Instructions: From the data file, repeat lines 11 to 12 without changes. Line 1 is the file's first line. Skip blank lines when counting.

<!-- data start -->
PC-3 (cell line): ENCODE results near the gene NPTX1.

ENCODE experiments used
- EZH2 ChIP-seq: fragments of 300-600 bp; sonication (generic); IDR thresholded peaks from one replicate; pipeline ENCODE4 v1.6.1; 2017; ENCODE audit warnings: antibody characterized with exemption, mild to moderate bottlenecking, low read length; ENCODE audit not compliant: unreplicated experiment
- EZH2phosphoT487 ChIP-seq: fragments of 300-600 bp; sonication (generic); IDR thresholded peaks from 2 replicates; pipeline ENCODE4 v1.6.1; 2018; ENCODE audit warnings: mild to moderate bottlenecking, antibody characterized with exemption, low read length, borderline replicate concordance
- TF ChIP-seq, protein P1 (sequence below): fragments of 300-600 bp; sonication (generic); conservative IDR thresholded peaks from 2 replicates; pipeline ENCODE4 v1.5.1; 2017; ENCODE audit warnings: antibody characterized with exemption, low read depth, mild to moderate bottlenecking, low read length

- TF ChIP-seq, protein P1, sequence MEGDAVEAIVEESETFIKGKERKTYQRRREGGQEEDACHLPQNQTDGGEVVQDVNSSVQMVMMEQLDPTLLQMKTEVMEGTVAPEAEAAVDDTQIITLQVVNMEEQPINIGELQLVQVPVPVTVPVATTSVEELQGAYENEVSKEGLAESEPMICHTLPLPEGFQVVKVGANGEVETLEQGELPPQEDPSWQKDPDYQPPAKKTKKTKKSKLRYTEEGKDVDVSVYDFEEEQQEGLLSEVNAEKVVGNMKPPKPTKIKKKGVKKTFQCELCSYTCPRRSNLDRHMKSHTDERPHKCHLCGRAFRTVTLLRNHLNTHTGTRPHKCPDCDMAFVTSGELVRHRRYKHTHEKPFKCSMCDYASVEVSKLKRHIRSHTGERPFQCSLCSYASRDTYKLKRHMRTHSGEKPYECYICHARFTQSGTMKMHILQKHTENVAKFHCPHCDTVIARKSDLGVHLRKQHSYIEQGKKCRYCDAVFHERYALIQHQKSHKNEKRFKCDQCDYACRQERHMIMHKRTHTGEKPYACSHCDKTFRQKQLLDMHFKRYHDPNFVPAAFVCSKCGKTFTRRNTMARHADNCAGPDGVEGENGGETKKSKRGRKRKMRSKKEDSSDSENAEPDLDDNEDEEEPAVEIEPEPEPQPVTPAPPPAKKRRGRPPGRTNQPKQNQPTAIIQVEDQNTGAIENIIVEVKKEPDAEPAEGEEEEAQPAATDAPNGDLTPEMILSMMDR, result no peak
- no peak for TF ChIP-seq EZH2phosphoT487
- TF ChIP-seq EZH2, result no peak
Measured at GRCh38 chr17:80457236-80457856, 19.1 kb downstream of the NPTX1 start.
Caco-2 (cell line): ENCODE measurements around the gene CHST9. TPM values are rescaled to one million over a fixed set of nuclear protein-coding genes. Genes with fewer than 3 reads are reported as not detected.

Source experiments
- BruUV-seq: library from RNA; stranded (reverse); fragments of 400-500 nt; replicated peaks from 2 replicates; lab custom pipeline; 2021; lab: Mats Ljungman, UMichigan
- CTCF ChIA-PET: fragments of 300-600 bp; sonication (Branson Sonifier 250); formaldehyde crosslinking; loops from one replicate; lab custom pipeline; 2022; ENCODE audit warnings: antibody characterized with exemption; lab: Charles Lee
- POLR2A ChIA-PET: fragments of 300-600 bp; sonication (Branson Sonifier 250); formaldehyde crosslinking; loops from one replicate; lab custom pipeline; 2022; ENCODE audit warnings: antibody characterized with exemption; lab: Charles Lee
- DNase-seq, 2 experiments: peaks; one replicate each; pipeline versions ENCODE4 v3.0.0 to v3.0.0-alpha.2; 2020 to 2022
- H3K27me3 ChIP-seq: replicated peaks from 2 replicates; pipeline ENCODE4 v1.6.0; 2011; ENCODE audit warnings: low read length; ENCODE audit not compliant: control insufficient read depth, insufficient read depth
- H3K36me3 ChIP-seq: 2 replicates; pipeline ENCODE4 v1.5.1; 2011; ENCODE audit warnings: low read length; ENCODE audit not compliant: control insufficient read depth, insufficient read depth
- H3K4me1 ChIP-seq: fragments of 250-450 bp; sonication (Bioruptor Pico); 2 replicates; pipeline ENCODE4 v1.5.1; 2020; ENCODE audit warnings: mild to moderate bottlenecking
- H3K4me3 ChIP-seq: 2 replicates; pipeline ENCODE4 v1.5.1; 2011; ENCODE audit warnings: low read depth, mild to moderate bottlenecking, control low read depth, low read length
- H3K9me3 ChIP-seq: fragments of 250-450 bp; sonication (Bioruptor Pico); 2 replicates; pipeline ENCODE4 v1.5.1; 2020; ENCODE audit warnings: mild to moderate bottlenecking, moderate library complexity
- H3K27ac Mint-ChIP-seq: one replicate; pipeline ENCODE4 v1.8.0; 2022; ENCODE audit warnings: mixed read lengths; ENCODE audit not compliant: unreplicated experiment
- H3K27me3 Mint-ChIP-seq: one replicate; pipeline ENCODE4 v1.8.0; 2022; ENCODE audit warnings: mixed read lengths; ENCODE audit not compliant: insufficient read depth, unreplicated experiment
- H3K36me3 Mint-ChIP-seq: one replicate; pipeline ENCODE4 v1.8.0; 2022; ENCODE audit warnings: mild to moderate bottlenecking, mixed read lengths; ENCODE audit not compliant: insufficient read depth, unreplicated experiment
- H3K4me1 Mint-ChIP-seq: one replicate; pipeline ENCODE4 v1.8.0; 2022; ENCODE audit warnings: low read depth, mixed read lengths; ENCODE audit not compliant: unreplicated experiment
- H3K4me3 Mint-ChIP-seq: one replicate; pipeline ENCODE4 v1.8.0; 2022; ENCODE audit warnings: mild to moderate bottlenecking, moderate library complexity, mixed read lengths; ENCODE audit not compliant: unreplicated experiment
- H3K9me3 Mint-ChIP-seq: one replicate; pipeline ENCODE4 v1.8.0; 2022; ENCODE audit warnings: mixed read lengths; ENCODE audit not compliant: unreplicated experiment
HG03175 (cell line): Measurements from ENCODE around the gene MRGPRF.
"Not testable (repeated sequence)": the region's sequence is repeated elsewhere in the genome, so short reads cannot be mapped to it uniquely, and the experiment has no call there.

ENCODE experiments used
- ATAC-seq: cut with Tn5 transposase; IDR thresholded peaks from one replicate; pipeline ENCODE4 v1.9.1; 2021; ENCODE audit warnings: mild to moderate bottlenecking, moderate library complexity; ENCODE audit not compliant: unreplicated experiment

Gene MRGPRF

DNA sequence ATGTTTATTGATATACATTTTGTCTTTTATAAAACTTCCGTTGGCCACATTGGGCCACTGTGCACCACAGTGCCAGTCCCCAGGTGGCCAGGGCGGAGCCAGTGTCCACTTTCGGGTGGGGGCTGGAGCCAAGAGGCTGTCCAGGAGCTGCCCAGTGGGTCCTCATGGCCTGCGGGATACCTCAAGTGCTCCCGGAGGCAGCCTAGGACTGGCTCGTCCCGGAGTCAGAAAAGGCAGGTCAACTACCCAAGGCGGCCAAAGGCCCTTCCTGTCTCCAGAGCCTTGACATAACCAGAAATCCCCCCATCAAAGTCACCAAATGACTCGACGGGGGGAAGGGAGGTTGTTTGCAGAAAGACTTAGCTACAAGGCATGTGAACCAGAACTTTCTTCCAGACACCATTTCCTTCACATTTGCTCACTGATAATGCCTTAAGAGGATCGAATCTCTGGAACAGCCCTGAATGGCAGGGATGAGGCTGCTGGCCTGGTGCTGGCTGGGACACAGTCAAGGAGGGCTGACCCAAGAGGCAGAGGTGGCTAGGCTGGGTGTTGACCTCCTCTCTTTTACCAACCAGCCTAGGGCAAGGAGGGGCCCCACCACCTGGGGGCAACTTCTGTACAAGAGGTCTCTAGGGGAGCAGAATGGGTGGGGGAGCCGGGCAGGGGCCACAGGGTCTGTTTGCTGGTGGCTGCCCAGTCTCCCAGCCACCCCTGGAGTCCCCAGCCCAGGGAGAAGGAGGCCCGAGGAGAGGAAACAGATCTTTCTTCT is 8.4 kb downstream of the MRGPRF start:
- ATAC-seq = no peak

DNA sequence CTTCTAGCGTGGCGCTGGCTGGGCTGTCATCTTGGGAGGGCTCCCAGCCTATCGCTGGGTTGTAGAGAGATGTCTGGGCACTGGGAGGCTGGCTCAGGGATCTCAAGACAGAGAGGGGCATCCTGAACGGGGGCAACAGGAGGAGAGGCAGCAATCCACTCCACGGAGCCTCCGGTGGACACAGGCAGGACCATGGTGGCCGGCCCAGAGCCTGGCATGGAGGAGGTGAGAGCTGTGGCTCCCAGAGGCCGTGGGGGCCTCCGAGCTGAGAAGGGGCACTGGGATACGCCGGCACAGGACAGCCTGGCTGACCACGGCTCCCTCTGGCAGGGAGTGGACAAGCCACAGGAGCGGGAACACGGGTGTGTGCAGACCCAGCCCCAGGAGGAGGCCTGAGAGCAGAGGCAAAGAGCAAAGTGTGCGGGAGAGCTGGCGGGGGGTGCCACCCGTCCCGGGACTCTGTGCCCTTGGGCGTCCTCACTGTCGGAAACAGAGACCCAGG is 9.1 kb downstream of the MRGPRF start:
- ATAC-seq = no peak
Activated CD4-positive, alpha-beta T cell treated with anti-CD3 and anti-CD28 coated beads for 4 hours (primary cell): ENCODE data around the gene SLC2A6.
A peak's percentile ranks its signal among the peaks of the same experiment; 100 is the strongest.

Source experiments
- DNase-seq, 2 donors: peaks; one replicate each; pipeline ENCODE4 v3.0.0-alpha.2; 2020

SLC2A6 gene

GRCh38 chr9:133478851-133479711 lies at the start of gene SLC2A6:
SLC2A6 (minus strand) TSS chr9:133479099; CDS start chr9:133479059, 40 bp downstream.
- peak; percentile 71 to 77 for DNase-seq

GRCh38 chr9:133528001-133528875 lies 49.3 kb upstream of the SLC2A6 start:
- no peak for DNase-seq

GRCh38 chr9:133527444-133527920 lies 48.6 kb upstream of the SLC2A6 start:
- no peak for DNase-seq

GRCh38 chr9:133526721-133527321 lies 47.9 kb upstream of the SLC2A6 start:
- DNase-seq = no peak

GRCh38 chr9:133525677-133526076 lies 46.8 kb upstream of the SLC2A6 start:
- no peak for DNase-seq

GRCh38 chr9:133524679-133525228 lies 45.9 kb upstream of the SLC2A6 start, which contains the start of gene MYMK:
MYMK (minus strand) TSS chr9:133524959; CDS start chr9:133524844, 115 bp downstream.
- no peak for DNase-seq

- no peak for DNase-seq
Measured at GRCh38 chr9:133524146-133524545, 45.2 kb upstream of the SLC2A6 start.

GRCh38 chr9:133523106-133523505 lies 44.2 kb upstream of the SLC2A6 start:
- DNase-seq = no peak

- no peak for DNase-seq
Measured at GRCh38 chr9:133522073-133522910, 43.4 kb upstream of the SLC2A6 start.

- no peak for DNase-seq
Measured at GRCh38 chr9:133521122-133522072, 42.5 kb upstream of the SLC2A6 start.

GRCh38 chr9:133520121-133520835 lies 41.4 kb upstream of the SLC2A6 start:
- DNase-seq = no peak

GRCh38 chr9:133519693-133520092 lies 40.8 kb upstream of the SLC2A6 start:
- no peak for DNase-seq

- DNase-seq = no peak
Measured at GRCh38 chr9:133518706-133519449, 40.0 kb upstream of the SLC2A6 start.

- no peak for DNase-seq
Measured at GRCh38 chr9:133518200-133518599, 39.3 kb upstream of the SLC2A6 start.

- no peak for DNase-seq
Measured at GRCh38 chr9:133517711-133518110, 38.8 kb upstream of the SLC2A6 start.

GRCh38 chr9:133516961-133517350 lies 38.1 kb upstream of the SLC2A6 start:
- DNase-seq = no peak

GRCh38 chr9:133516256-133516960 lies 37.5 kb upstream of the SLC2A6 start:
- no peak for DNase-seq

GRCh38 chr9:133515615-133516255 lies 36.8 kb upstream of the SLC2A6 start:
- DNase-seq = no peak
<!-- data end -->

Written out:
Source experiments
- BruUV-seq: library from RNA; stranded (reverse); fragments of 400-500 nt; replicated peaks from 2 replicates; lab custom pipeline; 2021; lab: Mats Ljungman, UMichigan